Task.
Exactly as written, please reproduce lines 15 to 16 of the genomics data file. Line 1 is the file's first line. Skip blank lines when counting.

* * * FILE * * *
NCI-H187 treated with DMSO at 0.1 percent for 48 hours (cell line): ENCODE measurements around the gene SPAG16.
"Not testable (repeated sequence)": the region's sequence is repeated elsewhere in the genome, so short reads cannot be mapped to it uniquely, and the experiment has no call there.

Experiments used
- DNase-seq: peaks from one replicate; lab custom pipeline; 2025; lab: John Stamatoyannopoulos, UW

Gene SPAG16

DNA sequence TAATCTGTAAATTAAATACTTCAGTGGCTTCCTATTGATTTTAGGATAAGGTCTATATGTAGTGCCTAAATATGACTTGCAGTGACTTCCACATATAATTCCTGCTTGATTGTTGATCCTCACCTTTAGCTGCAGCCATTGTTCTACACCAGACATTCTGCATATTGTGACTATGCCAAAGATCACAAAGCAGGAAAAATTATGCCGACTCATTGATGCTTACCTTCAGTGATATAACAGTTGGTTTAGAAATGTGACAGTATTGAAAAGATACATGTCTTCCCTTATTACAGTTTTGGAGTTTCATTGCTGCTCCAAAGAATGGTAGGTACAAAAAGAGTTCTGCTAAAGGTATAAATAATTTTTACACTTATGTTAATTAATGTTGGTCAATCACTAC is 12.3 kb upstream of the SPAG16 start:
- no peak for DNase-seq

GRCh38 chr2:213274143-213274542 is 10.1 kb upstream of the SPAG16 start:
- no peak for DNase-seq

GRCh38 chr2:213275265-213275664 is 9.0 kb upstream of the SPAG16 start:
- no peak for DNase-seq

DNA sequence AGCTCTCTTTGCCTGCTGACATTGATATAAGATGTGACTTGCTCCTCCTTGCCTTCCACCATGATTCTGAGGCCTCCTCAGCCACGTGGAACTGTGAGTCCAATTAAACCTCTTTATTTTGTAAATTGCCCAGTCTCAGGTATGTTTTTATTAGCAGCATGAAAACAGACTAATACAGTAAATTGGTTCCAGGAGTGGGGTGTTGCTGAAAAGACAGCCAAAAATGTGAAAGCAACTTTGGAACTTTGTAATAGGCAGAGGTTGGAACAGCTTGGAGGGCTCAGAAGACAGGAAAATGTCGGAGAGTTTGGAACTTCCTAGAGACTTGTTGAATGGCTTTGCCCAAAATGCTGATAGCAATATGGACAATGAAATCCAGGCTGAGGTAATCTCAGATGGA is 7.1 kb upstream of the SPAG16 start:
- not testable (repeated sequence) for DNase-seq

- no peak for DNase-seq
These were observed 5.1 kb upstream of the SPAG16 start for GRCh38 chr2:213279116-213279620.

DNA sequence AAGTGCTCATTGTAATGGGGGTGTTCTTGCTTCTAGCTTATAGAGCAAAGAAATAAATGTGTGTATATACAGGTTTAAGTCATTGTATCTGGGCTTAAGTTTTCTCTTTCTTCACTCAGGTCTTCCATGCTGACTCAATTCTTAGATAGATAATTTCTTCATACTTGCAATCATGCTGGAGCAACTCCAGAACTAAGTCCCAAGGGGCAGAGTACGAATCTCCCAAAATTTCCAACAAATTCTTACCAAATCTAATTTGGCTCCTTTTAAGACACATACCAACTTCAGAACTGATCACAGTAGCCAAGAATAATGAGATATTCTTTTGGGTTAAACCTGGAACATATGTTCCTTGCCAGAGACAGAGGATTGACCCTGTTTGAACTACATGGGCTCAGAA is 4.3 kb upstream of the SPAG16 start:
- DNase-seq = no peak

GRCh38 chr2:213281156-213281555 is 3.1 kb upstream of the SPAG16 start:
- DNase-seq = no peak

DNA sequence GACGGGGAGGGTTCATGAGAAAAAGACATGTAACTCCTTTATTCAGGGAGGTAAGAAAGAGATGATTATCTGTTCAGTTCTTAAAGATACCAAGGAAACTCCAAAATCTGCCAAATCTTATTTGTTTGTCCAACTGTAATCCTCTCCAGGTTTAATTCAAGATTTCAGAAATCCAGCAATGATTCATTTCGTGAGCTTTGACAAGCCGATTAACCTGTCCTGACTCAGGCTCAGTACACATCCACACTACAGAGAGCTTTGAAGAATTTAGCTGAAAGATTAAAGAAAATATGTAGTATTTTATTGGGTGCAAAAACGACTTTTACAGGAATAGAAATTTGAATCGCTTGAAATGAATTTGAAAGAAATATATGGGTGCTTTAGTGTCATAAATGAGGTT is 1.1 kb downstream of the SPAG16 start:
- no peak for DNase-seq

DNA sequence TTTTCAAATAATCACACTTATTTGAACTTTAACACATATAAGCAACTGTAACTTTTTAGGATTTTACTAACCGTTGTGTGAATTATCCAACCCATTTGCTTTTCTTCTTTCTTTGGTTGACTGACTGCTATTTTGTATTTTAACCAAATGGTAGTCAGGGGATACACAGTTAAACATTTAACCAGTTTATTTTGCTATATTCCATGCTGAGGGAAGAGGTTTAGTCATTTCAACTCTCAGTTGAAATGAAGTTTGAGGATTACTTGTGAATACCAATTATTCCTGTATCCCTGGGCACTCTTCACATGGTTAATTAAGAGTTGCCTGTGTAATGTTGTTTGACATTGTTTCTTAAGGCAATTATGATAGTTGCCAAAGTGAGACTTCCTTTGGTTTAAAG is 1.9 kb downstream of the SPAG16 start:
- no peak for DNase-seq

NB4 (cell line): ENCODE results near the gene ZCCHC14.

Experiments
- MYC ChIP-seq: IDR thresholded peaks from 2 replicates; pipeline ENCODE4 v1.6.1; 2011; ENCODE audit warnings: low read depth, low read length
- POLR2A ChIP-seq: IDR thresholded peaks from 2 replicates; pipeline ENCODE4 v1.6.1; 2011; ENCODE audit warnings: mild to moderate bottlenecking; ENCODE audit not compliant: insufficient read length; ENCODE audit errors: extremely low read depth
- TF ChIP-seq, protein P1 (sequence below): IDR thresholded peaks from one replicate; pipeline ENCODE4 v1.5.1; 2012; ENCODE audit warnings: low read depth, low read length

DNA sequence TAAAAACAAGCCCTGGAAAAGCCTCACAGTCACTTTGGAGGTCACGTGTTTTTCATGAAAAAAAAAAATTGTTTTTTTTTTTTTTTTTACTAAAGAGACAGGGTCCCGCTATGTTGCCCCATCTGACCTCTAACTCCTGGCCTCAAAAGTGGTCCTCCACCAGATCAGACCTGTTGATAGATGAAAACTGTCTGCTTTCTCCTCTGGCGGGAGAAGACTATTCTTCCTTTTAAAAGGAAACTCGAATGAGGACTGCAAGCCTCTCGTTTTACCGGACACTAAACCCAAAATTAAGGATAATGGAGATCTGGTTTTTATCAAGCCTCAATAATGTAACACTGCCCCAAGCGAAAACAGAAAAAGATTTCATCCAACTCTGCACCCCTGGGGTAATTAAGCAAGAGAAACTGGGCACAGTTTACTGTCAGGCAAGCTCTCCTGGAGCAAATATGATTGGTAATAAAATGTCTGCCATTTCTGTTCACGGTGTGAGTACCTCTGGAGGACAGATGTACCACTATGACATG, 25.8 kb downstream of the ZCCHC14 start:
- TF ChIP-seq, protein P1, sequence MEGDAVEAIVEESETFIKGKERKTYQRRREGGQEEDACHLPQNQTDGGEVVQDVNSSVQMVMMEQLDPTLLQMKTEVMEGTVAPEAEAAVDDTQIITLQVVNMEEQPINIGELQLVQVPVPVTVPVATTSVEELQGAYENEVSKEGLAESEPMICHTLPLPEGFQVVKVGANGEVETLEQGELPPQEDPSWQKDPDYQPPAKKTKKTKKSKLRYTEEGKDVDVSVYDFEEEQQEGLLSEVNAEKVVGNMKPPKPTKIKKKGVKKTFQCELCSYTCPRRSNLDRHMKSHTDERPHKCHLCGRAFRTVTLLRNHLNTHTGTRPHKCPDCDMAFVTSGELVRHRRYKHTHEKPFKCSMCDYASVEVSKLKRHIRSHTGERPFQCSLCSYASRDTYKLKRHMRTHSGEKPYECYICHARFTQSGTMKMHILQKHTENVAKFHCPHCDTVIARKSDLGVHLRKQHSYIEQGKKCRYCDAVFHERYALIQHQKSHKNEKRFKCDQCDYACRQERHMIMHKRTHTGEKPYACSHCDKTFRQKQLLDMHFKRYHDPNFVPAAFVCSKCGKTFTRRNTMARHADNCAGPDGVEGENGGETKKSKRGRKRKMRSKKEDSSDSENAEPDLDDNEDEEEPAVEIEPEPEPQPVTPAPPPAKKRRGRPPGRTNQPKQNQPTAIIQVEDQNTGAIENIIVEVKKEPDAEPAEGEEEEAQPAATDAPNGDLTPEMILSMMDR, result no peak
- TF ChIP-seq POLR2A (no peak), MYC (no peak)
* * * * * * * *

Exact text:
These were observed 5.1 kb upstream of the SPAG16 start for GRCh38 chr2:213279116-213279620.

DNA sequence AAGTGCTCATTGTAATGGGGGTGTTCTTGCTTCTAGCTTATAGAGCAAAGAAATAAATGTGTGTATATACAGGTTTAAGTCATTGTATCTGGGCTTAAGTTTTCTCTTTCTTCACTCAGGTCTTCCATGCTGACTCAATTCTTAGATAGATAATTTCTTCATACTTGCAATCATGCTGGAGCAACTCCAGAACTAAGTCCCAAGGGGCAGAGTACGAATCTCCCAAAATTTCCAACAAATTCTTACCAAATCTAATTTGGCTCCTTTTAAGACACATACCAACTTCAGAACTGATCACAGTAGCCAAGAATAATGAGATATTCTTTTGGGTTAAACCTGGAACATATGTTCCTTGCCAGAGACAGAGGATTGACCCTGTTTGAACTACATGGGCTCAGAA is 4.3 kb upstream of the SPAG16 start: